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Psychiatry Res. 2000 Apr 24;94(1):59-66.

Mixed anxiety-depressive disorder and major depressive disorder: comparison of the severity of illness and biological variables.

Author information

1
Department of Psychiatry, Hacettepe University Faculty of Medicine, 06100, Ankara, Turkey. kmyazici@domi.com.tr

Abstract

Mixed anxiety-depressive disorder (MADD) is a new diagnostic category defining patients who suffer from both anxiety and depressive symptoms of limited and equal intensity accompanied by at least some autonomic features. Patients do not meet the criteria for specific anxiety or depressive disorders. The emergence of the symptoms is independent of stressful life events. There are many issues presently under investigation about the validity of this clinical entity. In this study, a group of 29 patients with MADD was compared with a group of 31 patients with major depressive disorder (MDD) to assess the differences and similarities between these two disease categories in terms of severity measures and biological variables. The dexamethasone suppression test (DST) was employed, and thyroid hormones and thyrotropin (TSH) levels were measured for the evaluation of hypothalamic-pituitary-adrenal (HPA) and hypothalamic-pituitary-thyroid (HPT) axes, respectively. The patients with MADD were found to be less depressive and more anxious compared to those with MDD. DST responses and thyroid functions were found to be similar in the two groups. When severity of depression was controlled, k(max) and 2300-h cortisol values were found to be significantly higher in the MADD group. Although the patients with MDD and MADD presented with relatively different clinical features, there is not enough biological evidence indicating that MADD represents a discrete diagnostic category. However, there may be relatively higher HPA activity in MADD patients.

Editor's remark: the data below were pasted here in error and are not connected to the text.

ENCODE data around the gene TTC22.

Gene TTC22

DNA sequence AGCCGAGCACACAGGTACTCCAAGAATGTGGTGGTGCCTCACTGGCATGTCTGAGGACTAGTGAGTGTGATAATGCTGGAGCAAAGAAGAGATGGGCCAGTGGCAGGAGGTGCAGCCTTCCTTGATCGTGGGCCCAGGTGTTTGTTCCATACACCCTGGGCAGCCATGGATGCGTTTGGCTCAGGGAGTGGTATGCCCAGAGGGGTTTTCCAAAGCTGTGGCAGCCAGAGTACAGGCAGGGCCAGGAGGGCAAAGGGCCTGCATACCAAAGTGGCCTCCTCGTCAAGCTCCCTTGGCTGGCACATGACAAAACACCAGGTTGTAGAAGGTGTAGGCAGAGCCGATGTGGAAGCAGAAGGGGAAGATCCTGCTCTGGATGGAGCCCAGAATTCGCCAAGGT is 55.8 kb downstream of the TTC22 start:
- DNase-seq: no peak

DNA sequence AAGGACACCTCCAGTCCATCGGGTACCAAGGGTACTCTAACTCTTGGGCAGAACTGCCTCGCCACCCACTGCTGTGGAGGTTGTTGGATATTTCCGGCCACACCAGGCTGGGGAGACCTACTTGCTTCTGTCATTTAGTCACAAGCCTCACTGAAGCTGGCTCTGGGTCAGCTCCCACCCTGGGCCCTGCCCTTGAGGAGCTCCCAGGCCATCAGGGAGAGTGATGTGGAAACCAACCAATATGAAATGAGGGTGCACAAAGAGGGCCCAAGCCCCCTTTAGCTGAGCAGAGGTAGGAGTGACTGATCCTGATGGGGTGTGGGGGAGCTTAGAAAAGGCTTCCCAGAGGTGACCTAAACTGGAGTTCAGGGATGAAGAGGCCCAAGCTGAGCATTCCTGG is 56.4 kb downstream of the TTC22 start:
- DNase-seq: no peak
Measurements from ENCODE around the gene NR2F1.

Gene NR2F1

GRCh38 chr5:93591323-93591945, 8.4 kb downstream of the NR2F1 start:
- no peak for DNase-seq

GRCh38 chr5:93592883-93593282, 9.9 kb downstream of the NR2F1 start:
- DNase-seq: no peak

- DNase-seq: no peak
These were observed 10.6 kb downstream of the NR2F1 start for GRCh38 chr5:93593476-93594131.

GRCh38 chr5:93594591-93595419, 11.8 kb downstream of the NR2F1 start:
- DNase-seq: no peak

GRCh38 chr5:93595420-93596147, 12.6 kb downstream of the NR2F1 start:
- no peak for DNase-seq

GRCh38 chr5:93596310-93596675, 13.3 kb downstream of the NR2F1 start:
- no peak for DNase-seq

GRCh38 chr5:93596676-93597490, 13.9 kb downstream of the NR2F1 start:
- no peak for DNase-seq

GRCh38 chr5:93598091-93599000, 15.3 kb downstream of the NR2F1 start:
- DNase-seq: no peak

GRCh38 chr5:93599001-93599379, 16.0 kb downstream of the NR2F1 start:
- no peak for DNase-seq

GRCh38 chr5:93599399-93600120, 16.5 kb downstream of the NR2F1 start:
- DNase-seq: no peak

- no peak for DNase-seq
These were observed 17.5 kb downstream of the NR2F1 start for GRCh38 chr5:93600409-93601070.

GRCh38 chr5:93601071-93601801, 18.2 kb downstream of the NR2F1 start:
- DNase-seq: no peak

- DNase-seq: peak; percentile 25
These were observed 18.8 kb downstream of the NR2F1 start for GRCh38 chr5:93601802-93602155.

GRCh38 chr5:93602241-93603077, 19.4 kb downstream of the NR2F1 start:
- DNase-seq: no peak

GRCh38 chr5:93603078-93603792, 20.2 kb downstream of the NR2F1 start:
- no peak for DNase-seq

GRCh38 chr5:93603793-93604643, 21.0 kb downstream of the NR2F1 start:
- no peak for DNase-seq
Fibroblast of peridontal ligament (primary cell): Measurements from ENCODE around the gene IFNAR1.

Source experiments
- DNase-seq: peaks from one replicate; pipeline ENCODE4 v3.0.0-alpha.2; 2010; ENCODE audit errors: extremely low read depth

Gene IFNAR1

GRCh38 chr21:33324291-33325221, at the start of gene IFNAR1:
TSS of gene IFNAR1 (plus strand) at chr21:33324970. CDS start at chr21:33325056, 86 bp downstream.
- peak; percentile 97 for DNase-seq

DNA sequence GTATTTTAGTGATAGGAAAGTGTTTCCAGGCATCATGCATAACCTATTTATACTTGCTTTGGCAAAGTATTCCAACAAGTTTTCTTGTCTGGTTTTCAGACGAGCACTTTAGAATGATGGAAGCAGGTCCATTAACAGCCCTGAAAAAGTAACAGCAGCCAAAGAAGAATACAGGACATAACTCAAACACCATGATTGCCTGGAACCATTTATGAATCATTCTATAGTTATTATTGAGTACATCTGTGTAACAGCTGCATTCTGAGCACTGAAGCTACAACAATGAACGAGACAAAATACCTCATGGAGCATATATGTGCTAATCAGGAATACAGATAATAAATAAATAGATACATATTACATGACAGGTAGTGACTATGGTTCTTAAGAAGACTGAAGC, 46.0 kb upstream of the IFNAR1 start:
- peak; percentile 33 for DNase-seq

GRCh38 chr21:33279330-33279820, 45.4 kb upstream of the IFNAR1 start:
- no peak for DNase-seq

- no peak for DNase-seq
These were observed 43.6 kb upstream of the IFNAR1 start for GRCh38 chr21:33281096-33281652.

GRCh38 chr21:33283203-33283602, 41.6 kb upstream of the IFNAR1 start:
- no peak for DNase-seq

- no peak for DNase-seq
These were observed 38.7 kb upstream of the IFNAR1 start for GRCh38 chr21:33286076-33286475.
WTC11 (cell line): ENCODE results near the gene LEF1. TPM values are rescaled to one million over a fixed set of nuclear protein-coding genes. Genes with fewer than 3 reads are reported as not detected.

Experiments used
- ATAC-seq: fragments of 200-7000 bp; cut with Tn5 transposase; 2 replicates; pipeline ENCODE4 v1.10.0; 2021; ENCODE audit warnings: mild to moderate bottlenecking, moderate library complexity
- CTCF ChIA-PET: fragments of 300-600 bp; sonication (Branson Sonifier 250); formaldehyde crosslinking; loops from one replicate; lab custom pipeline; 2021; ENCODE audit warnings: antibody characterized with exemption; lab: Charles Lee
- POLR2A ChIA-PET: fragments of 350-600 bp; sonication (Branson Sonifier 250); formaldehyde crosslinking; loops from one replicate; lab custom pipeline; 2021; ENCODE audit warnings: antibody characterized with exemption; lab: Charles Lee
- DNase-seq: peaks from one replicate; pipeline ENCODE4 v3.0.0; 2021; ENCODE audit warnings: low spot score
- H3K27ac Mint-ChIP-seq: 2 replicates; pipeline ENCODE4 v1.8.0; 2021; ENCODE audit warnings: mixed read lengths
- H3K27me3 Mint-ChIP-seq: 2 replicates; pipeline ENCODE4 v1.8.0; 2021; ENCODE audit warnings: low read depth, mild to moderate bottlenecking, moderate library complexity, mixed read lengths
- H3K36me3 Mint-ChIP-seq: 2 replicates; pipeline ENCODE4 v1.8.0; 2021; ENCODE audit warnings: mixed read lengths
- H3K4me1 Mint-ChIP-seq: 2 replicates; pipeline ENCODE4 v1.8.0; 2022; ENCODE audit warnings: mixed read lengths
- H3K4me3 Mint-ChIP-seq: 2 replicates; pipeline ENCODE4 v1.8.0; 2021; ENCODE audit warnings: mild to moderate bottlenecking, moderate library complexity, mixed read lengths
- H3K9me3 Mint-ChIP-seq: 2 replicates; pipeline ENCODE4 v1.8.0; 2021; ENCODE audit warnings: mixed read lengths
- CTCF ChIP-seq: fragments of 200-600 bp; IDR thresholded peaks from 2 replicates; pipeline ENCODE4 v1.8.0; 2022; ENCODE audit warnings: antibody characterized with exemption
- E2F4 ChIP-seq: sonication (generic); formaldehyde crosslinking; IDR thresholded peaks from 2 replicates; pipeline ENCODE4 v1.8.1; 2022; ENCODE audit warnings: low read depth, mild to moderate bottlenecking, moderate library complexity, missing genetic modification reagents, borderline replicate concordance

PMID:
10788678
[Indexed for MEDLINE]

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